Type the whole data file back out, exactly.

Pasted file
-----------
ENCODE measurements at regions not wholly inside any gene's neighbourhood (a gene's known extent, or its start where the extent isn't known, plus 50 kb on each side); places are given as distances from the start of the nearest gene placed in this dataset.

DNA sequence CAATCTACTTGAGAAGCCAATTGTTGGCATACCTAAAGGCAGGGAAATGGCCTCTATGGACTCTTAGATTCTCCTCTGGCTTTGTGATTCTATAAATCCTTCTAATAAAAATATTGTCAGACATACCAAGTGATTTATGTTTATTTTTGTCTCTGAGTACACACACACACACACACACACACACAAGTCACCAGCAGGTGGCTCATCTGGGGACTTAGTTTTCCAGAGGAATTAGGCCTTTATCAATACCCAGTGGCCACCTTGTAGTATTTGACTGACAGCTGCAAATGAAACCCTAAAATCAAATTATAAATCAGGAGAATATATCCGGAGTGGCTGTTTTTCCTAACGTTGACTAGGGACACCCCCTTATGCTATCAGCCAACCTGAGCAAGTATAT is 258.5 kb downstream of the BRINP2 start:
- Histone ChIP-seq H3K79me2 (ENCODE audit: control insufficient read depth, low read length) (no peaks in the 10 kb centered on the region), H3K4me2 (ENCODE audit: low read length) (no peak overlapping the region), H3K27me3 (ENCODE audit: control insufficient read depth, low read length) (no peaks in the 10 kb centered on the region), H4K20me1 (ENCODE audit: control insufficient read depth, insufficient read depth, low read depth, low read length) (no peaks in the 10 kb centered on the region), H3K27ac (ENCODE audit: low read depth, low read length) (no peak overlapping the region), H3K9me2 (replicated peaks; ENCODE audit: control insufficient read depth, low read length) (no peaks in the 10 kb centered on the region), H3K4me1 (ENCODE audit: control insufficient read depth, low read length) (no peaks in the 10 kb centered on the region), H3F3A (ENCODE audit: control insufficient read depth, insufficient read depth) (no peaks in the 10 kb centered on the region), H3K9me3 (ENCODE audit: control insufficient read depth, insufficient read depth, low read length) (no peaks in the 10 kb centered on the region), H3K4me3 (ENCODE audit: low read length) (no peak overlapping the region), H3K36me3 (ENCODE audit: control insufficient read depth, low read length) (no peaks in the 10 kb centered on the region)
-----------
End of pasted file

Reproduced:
ENCODE measurements at regions not wholly inside any gene's neighbourhood (a gene's known extent, or its start where the extent isn't known, plus 50 kb on each side); places are given as distances from the start of the nearest gene placed in this dataset.

DNA sequence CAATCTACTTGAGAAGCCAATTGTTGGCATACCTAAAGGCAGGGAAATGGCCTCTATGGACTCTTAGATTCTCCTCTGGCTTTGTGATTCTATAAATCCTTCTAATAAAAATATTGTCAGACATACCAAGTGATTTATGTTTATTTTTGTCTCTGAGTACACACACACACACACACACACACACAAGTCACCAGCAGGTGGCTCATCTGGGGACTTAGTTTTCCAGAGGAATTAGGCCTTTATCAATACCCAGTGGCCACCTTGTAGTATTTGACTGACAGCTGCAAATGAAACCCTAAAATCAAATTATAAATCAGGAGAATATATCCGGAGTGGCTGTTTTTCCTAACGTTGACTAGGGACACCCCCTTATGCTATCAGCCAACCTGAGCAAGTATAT is 258.5 kb downstream of the BRINP2 start:
- Histone ChIP-seq H3K79me2 (ENCODE audit: control insufficient read depth, low read length) (no peaks in the 10 kb centered on the region), H3K4me2 (ENCODE audit: low read length) (no peak overlapping the region), H3K27me3 (ENCODE audit: control insufficient read depth, low read length) (no peaks in the 10 kb centered on the region), H4K20me1 (ENCODE audit: control insufficient read depth, insufficient read depth, low read depth, low read length) (no peaks in the 10 kb centered on the region), H3K27ac (ENCODE audit: low read depth, low read length) (no peak overlapping the region), H3K9me2 (replicated peaks; ENCODE audit: control insufficient read depth, low read length) (no peaks in the 10 kb centered on the region), H3K4me1 (ENCODE audit: control insufficient read depth, low read length) (no peaks in the 10 kb centered on the region), H3F3A (ENCODE audit: control insufficient read depth, insufficient read depth) (no peaks in the 10 kb centered on the region), H3K9me3 (ENCODE audit: control insufficient read depth, insufficient read depth, low read length) (no peaks in the 10 kb centered on the region), H3K4me3 (ENCODE audit: low read length) (no peak overlapping the region), H3K36me3 (ENCODE audit: control insufficient read depth, low read length) (no peaks in the 10 kb centered on the region)